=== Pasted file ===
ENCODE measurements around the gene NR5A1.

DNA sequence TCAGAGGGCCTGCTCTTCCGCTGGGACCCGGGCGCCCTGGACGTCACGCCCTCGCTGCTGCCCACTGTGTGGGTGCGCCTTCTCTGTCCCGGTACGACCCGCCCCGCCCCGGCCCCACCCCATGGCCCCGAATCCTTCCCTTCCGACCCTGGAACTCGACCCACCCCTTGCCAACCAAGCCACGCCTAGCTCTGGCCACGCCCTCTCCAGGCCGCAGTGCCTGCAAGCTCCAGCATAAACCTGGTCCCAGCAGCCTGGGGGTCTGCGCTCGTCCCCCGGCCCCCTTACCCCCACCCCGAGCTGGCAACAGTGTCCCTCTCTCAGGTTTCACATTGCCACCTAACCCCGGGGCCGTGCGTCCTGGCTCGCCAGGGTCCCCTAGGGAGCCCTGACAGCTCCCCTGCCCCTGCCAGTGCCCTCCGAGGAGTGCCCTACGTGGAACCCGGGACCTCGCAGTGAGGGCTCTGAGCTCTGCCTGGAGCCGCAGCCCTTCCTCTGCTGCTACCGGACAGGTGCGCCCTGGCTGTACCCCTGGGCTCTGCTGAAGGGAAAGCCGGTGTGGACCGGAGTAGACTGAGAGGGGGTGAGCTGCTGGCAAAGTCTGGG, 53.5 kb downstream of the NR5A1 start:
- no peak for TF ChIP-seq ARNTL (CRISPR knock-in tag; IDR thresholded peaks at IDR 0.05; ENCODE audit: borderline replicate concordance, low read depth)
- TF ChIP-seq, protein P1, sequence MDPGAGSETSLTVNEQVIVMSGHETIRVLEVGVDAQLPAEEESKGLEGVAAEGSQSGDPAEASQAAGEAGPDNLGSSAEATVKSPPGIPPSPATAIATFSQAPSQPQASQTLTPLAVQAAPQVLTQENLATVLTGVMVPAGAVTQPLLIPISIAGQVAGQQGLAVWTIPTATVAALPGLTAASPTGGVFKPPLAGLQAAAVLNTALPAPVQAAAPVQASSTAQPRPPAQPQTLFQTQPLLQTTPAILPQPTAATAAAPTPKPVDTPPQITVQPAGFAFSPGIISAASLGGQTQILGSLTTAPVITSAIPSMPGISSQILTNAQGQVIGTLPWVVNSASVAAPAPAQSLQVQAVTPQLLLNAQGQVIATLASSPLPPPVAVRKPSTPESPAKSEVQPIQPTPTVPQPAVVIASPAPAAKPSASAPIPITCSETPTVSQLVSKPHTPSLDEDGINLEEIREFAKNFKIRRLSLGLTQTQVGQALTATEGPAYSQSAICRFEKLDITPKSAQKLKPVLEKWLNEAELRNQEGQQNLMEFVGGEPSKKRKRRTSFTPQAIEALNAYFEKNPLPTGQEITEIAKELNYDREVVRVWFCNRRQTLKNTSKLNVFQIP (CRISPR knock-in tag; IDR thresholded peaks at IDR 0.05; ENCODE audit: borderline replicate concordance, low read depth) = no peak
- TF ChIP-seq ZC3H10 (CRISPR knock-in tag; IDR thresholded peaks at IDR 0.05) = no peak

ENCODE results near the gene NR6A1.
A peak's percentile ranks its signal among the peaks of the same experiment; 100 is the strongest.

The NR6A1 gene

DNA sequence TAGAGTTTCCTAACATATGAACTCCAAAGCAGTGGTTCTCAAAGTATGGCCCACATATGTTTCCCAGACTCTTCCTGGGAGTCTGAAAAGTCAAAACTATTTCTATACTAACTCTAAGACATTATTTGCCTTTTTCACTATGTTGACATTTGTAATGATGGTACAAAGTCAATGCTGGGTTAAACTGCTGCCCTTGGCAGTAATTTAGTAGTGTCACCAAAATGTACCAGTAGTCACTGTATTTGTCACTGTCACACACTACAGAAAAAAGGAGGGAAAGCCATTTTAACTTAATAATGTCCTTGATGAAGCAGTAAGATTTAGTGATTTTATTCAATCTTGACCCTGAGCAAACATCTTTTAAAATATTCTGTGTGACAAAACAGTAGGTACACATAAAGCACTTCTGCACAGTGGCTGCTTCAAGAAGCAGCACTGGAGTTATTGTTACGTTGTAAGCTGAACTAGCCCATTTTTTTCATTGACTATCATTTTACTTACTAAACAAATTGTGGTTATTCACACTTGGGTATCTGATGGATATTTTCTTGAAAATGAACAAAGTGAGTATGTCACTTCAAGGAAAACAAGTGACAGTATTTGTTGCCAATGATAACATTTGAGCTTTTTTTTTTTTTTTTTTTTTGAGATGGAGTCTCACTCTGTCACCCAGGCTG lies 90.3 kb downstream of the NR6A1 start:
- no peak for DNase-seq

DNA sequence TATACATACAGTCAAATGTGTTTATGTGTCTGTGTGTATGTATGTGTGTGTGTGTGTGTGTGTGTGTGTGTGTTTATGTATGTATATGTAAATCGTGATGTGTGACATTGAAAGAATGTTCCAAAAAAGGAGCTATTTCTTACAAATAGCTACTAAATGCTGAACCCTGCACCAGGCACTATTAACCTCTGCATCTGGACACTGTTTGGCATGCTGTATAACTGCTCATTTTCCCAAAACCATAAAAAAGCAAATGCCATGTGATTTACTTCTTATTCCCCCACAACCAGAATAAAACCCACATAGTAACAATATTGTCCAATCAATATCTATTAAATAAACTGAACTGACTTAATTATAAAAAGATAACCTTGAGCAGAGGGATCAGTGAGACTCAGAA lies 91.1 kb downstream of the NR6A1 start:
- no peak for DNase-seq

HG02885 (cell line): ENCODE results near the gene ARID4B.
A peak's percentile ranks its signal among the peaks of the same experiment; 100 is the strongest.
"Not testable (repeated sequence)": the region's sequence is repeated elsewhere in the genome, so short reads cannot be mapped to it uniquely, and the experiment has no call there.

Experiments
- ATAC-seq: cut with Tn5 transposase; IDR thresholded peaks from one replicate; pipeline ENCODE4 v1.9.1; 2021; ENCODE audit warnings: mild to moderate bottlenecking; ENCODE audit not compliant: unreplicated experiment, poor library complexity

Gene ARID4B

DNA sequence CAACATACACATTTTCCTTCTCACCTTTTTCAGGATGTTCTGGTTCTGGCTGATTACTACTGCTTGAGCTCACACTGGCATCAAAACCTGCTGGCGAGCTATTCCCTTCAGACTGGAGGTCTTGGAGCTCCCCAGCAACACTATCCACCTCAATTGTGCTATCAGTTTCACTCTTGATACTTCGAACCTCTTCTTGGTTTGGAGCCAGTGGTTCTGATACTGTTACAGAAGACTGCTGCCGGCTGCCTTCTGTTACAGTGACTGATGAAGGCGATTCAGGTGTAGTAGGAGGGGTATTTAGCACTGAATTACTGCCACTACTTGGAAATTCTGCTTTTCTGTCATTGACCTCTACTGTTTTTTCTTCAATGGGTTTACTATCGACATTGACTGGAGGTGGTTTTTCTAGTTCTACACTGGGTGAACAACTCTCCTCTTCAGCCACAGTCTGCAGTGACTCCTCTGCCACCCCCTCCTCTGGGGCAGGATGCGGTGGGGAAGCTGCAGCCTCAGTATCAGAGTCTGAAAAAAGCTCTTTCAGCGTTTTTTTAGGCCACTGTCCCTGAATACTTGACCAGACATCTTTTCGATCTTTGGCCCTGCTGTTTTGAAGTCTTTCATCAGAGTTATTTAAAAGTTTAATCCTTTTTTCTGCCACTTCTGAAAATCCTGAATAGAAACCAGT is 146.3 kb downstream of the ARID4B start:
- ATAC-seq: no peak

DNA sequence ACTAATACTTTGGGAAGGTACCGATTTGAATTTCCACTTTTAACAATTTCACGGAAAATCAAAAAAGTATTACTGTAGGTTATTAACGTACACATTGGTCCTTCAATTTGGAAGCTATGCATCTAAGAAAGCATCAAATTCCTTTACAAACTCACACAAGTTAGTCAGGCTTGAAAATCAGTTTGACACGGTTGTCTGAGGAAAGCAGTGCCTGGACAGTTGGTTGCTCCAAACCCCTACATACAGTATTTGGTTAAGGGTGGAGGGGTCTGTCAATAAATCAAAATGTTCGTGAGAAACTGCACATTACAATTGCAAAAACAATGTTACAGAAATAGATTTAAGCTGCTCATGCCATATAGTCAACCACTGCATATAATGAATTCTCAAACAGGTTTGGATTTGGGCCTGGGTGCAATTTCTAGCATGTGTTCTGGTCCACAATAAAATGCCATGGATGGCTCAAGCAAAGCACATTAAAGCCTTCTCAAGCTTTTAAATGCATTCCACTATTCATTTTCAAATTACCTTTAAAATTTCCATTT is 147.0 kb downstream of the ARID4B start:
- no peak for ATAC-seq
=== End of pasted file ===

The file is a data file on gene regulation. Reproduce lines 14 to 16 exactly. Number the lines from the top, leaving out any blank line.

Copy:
A peak's percentile ranks its signal among the peaks of the same experiment; 100 is the strongest.
"Not testable (repeated sequence)": the region's sequence is repeated elsewhere in the genome, so short reads cannot be mapped to it uniquely, and the experiment has no call there.

Experiments